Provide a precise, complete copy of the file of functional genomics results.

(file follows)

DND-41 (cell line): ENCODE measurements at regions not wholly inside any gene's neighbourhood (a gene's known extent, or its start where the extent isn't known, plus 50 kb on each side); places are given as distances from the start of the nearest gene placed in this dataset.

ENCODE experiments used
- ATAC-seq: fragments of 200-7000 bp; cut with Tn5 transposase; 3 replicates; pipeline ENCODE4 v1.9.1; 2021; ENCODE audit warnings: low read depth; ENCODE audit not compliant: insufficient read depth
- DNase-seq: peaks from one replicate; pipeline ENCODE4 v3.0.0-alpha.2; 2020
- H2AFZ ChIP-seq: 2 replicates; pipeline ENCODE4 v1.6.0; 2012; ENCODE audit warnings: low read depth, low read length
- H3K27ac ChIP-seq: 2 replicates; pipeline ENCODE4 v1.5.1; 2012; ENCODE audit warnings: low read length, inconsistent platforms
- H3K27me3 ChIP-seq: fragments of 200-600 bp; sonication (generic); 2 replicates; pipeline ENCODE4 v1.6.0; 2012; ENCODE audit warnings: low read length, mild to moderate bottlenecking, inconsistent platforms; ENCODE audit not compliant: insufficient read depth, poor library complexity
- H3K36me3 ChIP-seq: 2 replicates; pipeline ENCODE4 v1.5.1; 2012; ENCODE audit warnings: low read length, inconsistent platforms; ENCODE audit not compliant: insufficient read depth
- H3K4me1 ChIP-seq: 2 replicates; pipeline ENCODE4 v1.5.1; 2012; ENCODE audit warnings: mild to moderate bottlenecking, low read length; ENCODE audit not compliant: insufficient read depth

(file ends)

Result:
DND-41 (cell line): ENCODE measurements at regions not wholly inside any gene's neighbourhood (a gene's known extent, or its start where the extent isn't known, plus 50 kb on each side); places are given as distances from the start of the nearest gene placed in this dataset.

ENCODE experiments used
- ATAC-seq: fragments of 200-7000 bp; cut with Tn5 transposase; 3 replicates; pipeline ENCODE4 v1.9.1; 2021; ENCODE audit warnings: low read depth; ENCODE audit not compliant: insufficient read depth
- DNase-seq: peaks from one replicate; pipeline ENCODE4 v3.0.0-alpha.2; 2020
- H2AFZ ChIP-seq: 2 replicates; pipeline ENCODE4 v1.6.0; 2012; ENCODE audit warnings: low read depth, low read length
- H3K27ac ChIP-seq: 2 replicates; pipeline ENCODE4 v1.5.1; 2012; ENCODE audit warnings: low read length, inconsistent platforms
- H3K27me3 ChIP-seq: fragments of 200-600 bp; sonication (generic); 2 replicates; pipeline ENCODE4 v1.6.0; 2012; ENCODE audit warnings: low read length, mild to moderate bottlenecking, inconsistent platforms; ENCODE audit not compliant: insufficient read depth, poor library complexity
- H3K36me3 ChIP-seq: 2 replicates; pipeline ENCODE4 v1.5.1; 2012; ENCODE audit warnings: low read length, inconsistent platforms; ENCODE audit not compliant: insufficient read depth
- H3K4me1 ChIP-seq: 2 replicates; pipeline ENCODE4 v1.5.1; 2012; ENCODE audit warnings: mild to moderate bottlenecking, low read length; ENCODE audit not compliant: insufficient read depth